About the scientific objectives, decision has been made to measure the Mars space environment, or the Mars space weather, since it has never been measured with both magneto field detectors and plasma detectors before. Another unique or first time opportunity was that with two spacecrafts, ionosphere occultation measurement could be realized to measure the profile of the ionosphere in particular at the noon and midnight local time when the extreme conditions occur.

After strenuous application process for the mission funding, the mission was approved by CNSA in 2007 and Prof. Wu Ji was appointed as the Chief Scientist in charge of the application system as well as the science payload development.

Lavochkin Association and IKI developed the FGSC; Shanghai Academy of Spaceflight Technology and NSSC, jointly developed the YH-1 mission (Ping et al., 2010). The spacecraft was launched on 8 November 2011 from the Baikonur Cosmodrome in Kazakhstan into an elliptical Earth orbit. YH-1 was supposed to be separated from Phobos-Grunt once it gets into Mars’ gravitational field, then enter into a large elliptical orbit around the Mars. It was a pity that the departure engine was not ignited and both Phobos-Grunt and YH-1 failed to go to the Mars. They were both stuck in the low earth orbit and re-entered the Earth atmosphere after two months.

The Chinese satellite missions and observation facilities, represented by the above-mentioned DSP, China-Russia joint center, and Yinghuo-1, greatly contribute to space weather studies. They promoted further integration of scientific innovations and social needs, and were conducive to the establishment of the global space weather forecast framework with even greater scientific and social benefits. However, the list was far from finished, and more missions are needed to address the puzzles of space weather. The missions under development focus mainly on the Sun and solar activity phenomena, such as flares and CMEs (Gan et al., 2015), while Solar wind Magnetosphere Ionosphere Link Explorer (SMILE) mission aims to explore the sun–earth connection in a bid to set a new model for international cooperation.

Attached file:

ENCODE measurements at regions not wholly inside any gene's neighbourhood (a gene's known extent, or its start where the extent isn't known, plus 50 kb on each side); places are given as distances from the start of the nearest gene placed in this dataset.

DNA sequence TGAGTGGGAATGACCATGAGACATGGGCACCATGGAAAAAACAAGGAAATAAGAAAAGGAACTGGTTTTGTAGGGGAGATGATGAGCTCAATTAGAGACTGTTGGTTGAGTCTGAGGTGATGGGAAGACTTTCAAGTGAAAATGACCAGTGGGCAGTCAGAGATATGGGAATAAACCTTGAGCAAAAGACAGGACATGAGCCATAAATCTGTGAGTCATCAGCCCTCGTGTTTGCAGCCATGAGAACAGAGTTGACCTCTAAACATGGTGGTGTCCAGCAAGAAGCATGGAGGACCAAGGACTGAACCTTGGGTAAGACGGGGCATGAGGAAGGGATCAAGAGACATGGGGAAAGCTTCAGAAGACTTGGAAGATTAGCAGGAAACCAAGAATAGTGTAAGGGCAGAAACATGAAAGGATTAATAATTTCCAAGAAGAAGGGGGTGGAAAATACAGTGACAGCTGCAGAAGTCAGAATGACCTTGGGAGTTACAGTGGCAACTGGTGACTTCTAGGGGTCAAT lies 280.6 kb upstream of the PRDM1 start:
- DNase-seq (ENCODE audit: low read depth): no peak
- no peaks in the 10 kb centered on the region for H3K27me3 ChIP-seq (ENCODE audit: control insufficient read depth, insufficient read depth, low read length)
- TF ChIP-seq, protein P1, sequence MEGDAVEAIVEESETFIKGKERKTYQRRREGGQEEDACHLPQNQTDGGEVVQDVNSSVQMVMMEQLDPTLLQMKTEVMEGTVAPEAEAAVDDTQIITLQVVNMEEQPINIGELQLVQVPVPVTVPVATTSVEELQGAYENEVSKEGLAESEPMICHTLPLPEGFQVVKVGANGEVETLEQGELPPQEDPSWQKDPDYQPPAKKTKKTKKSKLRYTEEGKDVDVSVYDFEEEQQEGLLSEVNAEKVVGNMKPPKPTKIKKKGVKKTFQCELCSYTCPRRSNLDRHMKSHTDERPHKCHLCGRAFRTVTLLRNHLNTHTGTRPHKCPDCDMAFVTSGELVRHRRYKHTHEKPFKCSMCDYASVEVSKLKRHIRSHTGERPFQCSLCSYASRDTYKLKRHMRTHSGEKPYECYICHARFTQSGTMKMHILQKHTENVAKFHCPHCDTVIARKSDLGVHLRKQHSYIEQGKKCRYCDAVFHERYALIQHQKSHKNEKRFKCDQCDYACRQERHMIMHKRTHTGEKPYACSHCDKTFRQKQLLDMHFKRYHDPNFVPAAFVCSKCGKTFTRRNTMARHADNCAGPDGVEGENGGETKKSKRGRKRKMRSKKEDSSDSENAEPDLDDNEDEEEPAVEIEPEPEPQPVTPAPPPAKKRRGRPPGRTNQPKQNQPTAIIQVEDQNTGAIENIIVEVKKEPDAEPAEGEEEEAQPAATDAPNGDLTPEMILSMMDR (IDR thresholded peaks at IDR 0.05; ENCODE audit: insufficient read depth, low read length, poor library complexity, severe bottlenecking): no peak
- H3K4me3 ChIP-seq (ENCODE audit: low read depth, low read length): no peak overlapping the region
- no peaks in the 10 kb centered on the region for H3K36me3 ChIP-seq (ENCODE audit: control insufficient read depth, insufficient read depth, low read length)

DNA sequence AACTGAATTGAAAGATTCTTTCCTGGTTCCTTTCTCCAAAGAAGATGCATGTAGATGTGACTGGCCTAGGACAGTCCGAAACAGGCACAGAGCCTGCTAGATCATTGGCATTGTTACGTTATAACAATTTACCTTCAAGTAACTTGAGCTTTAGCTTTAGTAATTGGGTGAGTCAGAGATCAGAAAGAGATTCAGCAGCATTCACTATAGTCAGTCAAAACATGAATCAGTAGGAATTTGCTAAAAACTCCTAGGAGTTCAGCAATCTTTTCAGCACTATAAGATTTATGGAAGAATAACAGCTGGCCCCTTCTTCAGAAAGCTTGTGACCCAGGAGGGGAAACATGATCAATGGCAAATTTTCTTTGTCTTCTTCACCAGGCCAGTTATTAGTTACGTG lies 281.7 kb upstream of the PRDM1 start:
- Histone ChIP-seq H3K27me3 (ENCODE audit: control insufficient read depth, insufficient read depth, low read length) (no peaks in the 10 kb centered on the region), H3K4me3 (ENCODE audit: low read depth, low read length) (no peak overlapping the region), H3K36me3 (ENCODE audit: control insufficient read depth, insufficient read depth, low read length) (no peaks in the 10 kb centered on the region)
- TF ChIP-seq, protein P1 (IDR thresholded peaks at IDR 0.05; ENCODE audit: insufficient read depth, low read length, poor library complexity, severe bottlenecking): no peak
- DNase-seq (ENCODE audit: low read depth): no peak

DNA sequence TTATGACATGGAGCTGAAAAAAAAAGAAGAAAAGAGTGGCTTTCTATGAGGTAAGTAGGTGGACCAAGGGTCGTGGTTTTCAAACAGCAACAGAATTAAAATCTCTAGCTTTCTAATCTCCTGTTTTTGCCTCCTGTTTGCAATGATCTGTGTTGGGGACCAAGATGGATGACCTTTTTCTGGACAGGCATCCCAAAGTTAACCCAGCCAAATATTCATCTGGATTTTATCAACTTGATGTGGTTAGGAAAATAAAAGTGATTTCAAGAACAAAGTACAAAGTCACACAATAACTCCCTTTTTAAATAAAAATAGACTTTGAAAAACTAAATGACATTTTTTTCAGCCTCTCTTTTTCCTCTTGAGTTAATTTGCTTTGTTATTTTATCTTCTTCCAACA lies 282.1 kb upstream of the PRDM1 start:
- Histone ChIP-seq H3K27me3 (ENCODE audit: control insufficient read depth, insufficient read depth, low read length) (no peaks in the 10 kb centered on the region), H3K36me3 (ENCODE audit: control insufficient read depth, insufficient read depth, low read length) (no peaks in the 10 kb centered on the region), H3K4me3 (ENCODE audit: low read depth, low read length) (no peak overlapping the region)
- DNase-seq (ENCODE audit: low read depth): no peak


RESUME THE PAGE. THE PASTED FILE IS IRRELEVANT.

4 Solar wind Magnetosphere Ionosphere Link Explorer (SMILE)

SMILE is a joint mission between ESA and CAS to study the interaction between the Earth’s magnetosphere and the solar wind, while simultaneously monitoring the magnetosphere’s plasma environment (Millan et al., 2019).

It was the result of the joint effort to explore new models of cooperation between CAS and ESA since the Double Star Program. The idea of an joint mission that starts from mission definition could be traced back before the 9th ESA-China Space Science Bilateral Meeting held in May 2013 where ESA and CAS officially entered the agreement to start a brand new joint mission. The idea was jointly formulated by the former ESA science director A. Gimenez and Prof. Wu Ji after intensive discussions on how to continue the bilateral cooperation, and the bottom-up approach for mission selection was chosen, a common practice for both ESA and China when it comes to scientific mission selection.

The joint mission was the second CAS-ESA space science collaboration at the mission level. To prepare the release of the joint call, two joint workshops were organized, with the first CAS-ESA Joint Scientific Space Mission Workshop held in Chengdu in February 2014 and the second workshop held in Copenhagen in September 2014.